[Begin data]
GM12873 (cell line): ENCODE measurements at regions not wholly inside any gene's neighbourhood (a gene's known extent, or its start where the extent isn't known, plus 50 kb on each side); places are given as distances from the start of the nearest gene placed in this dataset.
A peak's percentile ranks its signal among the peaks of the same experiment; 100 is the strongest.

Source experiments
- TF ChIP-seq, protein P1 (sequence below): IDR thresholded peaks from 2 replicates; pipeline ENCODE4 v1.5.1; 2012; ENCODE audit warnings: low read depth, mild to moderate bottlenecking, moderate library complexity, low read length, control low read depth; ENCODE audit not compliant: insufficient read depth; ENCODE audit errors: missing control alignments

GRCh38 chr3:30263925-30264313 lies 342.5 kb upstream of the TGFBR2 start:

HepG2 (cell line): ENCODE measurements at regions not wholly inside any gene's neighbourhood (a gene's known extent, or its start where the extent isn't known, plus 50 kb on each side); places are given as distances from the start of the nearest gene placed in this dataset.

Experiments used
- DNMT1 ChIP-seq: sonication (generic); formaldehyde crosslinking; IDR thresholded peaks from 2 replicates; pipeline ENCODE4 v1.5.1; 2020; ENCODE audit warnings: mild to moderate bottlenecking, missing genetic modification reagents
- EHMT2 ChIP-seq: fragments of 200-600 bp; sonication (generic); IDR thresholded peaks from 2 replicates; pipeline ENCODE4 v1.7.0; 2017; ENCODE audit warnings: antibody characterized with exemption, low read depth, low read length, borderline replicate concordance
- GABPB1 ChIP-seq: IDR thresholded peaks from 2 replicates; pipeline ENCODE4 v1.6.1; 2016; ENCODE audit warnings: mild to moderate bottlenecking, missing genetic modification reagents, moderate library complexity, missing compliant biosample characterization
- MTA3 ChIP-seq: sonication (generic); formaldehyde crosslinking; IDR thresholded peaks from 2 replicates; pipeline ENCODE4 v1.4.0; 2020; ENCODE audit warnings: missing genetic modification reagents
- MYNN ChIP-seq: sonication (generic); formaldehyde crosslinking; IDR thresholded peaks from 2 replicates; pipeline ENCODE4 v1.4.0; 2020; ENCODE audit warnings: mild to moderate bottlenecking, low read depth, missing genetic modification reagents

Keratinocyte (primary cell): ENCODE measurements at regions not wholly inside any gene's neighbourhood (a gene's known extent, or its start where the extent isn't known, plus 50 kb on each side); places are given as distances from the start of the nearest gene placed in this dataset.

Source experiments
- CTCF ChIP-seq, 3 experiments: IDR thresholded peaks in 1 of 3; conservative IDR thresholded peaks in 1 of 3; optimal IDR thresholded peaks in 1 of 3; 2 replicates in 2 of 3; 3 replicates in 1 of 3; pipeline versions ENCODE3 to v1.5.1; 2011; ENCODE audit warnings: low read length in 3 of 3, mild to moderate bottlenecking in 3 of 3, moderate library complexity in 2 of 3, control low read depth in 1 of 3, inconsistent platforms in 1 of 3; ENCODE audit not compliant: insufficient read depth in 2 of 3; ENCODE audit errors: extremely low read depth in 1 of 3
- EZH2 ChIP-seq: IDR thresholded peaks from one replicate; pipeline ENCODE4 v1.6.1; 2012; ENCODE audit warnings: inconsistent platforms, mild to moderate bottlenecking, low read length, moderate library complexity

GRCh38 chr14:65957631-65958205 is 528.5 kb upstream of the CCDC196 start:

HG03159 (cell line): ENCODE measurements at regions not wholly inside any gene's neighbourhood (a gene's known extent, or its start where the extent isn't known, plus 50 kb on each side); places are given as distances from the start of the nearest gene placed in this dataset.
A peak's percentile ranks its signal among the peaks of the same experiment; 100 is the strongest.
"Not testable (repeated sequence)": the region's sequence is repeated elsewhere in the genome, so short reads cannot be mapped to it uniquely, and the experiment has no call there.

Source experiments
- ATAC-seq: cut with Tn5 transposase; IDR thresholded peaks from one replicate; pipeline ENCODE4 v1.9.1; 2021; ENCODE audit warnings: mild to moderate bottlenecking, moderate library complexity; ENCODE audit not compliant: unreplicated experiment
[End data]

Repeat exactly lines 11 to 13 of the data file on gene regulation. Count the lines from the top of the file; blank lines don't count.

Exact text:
- MTA3 ChIP-seq: sonication (generic); formaldehyde crosslinking; IDR thresholded peaks from 2 replicates; pipeline ENCODE4 v1.4.0; 2020; ENCODE audit warnings: missing genetic modification reagents
- MYNN ChIP-seq: sonication (generic); formaldehyde crosslinking; IDR thresholded peaks from 2 replicates; pipeline ENCODE4 v1.4.0; 2020; ENCODE audit warnings: mild to moderate bottlenecking, low read depth, missing genetic modification reagents

Keratinocyte (primary cell): ENCODE measurements at regions not wholly inside any gene's neighbourhood (a gene's known extent, or its start where the extent isn't known, plus 50 kb on each side); places are given as distances from the start of the nearest gene placed in this dataset.